The UN is warning that we are now on course for 3C of global warming. This will ultimately redraw the map of the world
Fri 3 Nov 2017 02.45 EDT
When UN climate negotiators meet for summit talks this month, there will be a new figure on the table: 3C.
Until now, global efforts such as the Paris climate agreement have tried to limit global warming to 2C above pre-industrial levels. However, with latest projections pointing to an increase of 3.2C by 2100, these goals seem to be slipping out of reach.
Global temperature change compared to pre-industrial levels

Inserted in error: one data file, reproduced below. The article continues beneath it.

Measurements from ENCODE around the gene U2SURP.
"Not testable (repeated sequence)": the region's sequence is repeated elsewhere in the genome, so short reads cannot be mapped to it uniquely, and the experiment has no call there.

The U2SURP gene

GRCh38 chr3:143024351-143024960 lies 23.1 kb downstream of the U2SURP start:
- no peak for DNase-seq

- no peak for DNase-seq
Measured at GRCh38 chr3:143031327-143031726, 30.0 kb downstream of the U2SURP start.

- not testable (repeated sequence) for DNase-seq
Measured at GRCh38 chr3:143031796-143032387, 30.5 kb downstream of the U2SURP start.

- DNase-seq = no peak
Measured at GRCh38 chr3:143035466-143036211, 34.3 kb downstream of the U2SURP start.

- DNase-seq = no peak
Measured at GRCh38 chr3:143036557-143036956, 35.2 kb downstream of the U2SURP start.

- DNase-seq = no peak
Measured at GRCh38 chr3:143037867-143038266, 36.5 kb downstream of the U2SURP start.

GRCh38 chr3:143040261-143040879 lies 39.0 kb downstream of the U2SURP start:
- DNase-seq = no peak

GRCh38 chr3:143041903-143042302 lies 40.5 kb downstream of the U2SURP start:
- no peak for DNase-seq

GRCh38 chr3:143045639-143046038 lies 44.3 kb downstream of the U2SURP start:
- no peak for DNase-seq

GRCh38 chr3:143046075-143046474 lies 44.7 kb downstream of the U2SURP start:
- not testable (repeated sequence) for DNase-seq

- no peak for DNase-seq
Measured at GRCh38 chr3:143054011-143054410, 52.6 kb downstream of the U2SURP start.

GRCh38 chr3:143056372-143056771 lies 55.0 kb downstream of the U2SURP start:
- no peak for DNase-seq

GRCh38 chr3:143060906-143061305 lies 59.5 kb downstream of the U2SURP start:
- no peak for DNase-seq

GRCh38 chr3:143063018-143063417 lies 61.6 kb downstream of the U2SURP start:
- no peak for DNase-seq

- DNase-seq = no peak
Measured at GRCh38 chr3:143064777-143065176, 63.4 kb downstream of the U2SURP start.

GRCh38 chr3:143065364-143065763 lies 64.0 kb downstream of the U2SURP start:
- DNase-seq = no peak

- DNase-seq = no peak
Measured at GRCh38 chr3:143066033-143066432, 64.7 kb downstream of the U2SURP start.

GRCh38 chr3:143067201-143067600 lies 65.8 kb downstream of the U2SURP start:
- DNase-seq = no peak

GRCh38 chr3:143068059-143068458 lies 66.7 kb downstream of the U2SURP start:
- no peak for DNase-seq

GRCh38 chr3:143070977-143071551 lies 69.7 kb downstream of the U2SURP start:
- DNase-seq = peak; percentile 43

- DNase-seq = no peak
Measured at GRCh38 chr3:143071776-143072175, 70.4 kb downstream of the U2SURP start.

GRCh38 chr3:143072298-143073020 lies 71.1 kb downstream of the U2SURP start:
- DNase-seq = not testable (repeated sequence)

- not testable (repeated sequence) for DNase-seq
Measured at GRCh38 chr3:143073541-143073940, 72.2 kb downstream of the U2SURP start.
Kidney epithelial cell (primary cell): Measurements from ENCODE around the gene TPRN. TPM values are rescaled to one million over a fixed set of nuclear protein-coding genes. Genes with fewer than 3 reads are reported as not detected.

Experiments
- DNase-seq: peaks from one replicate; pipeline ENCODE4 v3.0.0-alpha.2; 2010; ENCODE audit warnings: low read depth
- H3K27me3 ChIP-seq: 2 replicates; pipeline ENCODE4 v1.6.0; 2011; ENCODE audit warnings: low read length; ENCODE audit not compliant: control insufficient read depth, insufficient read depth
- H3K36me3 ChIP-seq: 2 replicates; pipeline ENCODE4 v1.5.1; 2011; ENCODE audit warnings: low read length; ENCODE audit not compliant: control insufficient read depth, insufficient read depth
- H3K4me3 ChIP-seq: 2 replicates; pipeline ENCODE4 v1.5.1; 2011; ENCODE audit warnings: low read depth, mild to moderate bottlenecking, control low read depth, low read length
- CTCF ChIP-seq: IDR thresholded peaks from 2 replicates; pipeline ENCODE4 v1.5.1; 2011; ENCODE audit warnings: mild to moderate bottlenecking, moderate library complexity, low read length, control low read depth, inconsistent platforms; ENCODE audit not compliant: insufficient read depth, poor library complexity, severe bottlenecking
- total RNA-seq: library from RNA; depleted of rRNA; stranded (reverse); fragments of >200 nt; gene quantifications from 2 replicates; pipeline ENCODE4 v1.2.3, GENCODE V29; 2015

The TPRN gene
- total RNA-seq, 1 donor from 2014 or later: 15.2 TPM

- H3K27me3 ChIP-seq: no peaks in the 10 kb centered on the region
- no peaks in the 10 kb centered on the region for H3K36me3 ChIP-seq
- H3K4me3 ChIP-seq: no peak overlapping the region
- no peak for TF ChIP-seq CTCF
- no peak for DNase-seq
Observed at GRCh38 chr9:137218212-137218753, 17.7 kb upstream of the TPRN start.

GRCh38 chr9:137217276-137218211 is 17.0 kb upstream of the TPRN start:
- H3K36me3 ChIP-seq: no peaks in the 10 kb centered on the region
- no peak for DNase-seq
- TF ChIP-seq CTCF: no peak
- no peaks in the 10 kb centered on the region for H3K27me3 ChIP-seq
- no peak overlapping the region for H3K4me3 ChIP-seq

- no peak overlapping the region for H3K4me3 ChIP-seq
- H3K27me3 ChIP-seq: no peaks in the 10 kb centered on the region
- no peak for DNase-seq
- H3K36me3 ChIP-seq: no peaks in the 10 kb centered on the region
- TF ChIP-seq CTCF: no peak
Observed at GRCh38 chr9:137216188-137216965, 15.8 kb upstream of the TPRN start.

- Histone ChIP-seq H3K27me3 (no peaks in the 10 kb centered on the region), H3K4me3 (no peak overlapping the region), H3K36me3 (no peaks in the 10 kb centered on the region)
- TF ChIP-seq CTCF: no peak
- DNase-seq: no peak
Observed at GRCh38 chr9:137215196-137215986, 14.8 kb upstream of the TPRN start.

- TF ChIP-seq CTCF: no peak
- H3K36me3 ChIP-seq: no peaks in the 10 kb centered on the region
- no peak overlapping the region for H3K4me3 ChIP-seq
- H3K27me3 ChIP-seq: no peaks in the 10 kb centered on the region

“[We] still find ourselves in a situation where we are not doing nearly enough to save hundreds of millions of people from a miserable future,” said Erik Solheim, the UN environment chief, ahead of the upcoming Bonn conference.
One of the biggest resulting threats to cities around the world is sea-level rise, caused by the expansion of water at higher temperatures and melting ice sheets on the north and south poles.
Scientists at the non-profit organisation Climate Central estimate that 275 million people worldwide live in areas that will eventually be flooded at 3C of global warming.
Asian cities will be worst affected
The regional impact of these changes is highly uneven, with four out of five people affected living in Asia.